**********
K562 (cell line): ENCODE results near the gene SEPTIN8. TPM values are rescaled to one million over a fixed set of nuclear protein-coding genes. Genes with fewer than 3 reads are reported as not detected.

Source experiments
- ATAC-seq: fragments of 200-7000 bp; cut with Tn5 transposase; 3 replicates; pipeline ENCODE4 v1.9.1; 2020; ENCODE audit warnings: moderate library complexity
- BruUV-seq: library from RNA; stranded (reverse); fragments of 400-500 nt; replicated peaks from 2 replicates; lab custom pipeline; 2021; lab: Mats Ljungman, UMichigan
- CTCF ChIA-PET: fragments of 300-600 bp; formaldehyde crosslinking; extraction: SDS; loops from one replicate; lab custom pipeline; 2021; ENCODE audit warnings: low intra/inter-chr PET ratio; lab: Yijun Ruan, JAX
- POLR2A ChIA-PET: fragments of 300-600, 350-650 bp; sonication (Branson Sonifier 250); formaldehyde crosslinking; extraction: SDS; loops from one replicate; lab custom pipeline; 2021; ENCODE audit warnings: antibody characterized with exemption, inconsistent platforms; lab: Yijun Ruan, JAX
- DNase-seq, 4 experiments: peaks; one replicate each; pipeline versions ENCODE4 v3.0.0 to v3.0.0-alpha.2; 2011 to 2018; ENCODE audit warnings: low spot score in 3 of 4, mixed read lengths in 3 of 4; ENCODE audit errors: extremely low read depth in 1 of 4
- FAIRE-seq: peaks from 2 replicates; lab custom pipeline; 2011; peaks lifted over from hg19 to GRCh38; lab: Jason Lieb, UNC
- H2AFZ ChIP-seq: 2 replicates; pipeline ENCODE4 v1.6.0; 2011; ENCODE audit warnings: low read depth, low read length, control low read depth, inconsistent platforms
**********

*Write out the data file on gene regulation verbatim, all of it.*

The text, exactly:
K562 (cell line): ENCODE results near the gene SEPTIN8. TPM values are rescaled to one million over a fixed set of nuclear protein-coding genes. Genes with fewer than 3 reads are reported as not detected.

Source experiments
- ATAC-seq: fragments of 200-7000 bp; cut with Tn5 transposase; 3 replicates; pipeline ENCODE4 v1.9.1; 2020; ENCODE audit warnings: moderate library complexity
- BruUV-seq: library from RNA; stranded (reverse); fragments of 400-500 nt; replicated peaks from 2 replicates; lab custom pipeline; 2021; lab: Mats Ljungman, UMichigan
- CTCF ChIA-PET: fragments of 300-600 bp; formaldehyde crosslinking; extraction: SDS; loops from one replicate; lab custom pipeline; 2021; ENCODE audit warnings: low intra/inter-chr PET ratio; lab: Yijun Ruan, JAX
- POLR2A ChIA-PET: fragments of 300-600, 350-650 bp; sonication (Branson Sonifier 250); formaldehyde crosslinking; extraction: SDS; loops from one replicate; lab custom pipeline; 2021; ENCODE audit warnings: antibody characterized with exemption, inconsistent platforms; lab: Yijun Ruan, JAX
- DNase-seq, 4 experiments: peaks; one replicate each; pipeline versions ENCODE4 v3.0.0 to v3.0.0-alpha.2; 2011 to 2018; ENCODE audit warnings: low spot score in 3 of 4, mixed read lengths in 3 of 4; ENCODE audit errors: extremely low read depth in 1 of 4
- FAIRE-seq: peaks from 2 replicates; lab custom pipeline; 2011; peaks lifted over from hg19 to GRCh38; lab: Jason Lieb, UNC
- H2AFZ ChIP-seq: 2 replicates; pipeline ENCODE4 v1.6.0; 2011; ENCODE audit warnings: low read depth, low read length, control low read depth, inconsistent platforms